These are strange times, throughout the world… people are dying more than ever from strange diseases; others, who were not prepared for these torments, are faced with unemployment, poverty, and hunger; even entire industrial sectors are on the verge of collapse.
On the surface, much is being done to fight these disasters: the world is already engaged in this battle, 12.5 trillion dollars. It has to be spelled out in plain language to measure its significance.
This money, however, as immense as it may seem, only measures the extent of the procrastination of the leaders who were paralysed by the scale of the crisis:
In the United States, any real action is suspended until the results of the next presidential elections. In Europe, we are waiting to act on an agreement for a European fund that is announced to be magnificent; and the last European Council succeeded in the tour de force of talking about nothing else, without deciding. In France, everything depends on the municipal elections, cabinet reshuffle, and a thousand other pretexts; neither the government nor the parliament seems to be thinking of anything other than plugging the holes; the so-called “grand débat ” (great debate) has led to proposals that could have been implemented if this Covid-19 crisis had not occurred; and we hear nothing but empty speeches of more or less fake mobilisation.
The pandemic has shown that one lost week means tens of thousands of deaths. Similarly, each day that we lose will make it more difficult to respond to the economic crisis. Every day, debts are exploding, layoffs and bankruptcies continue to multiply; no one knows how to answer the urgent questions: how to make economies work while under the threat of new lockdown measures? How can knowledge be passed on to all the students who will not be able to go to university at the start of the new academic year? How can we give work to the tens of millions of young people who are now entering the labour market? Is it necessary to save companies whose products are definitively unsaleable?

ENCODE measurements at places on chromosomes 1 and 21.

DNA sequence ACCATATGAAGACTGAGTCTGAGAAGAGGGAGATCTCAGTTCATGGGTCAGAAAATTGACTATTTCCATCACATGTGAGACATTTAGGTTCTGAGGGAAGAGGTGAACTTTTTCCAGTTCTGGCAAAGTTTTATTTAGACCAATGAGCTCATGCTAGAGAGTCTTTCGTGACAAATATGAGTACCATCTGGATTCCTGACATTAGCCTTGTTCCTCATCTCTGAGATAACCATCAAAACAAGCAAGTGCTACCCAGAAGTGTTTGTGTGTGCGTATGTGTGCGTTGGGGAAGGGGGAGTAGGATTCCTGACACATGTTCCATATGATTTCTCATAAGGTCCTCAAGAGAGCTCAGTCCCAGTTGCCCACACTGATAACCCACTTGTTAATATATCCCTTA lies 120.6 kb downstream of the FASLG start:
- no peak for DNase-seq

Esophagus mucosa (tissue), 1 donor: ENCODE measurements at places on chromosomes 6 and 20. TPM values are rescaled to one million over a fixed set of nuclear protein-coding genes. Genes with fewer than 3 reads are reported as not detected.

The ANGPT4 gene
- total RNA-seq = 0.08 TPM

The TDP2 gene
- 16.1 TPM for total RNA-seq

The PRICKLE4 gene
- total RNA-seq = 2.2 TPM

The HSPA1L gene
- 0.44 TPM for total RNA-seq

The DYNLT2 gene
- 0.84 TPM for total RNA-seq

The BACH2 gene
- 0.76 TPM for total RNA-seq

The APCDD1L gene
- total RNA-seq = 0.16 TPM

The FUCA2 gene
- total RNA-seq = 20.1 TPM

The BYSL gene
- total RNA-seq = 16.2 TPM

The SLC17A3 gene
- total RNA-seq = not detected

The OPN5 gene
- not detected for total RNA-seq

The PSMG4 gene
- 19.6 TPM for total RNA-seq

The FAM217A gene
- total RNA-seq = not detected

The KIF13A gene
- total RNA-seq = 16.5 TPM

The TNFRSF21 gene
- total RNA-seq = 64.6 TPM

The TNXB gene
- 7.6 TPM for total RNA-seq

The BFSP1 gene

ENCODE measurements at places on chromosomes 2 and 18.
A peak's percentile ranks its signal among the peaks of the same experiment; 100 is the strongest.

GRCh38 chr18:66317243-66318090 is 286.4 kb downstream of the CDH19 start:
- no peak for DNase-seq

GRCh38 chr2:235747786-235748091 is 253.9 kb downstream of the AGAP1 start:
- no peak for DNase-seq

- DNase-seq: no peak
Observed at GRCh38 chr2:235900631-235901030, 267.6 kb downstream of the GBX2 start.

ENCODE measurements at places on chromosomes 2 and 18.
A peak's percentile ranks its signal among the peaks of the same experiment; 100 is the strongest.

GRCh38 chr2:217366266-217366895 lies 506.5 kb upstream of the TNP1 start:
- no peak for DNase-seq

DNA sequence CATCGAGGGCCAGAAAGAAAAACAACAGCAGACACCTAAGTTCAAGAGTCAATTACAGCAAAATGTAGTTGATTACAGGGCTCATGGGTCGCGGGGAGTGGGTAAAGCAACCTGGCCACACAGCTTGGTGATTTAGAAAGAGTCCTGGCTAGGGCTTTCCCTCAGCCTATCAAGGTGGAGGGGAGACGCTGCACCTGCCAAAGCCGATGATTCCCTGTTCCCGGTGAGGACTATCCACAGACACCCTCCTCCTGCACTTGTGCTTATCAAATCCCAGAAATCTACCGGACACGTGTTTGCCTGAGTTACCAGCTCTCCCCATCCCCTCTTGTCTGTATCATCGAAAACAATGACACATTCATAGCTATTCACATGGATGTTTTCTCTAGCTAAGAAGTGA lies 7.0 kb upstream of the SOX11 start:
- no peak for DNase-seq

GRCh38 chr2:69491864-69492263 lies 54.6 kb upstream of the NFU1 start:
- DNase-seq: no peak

We cannot hope that the central banks, with its abstract constructions, and creating abstract money, will succeed durably in masking the lack of answers to these questions. One day, which is not very far away, we will see that these measures are only fictions. And everything will collapse.
I do not know, no one knows, whether this will happen in two, five, or ten years. Or before. The only thing that is certain is that it will happen. Unless we act fast. What needs to be decided is quite simple:
1. Prepare for a return of the pandemic, and other pandemics to come, by producing enough FFP2 masks, tests and tracking devices. For the entire planet. And do not let it be said that we already have them. We do not. Only a handful of Asia’s very few democracies are prepared for the worst.
2. Choose the sectors to invest the maximum resources so they can produce what we need to respond to this collapse. With the courage to explicitly call out these sectors by name: healthcare, hygiene, education, research, food, agriculture, digital, logistics, distribution, housing, clean energy, recycling, land use planning, democracy, culture, security, entertainment, media, insurance and credit.
3. Announce explicitly that certain other sectors, such as tourism, the automobile industry and textiles, may still have a great future, by adapting to new needs.
4. Acknowledge that many other sectors are the living dead. Zombies. And among them: cruises, fashion, oil, chemicals, plastics, aviation. And many others.
5. Start training young people who are entering the job market, and employees working in the zombie sectors, by paying them, so they may imagine, manufacture, and sell the goods and services of the sectors of the future.
There are some governments, mayors, and business leaders who have begun to understand this. They are, however, too rare. In particular, in France, we are far from being aware of the depth of the coming crisis and the urgency of the action to be taken.
If we continue down the path that we are on, we will pay a high price (in our private lives, as well as in the lives of our families, businesses, cities, and nations) for our cowardice, hypocrisy, self-satisfaction and procrastination.
Every day counts: the summer of 2020 will either be the summer of disaster or of an awakening.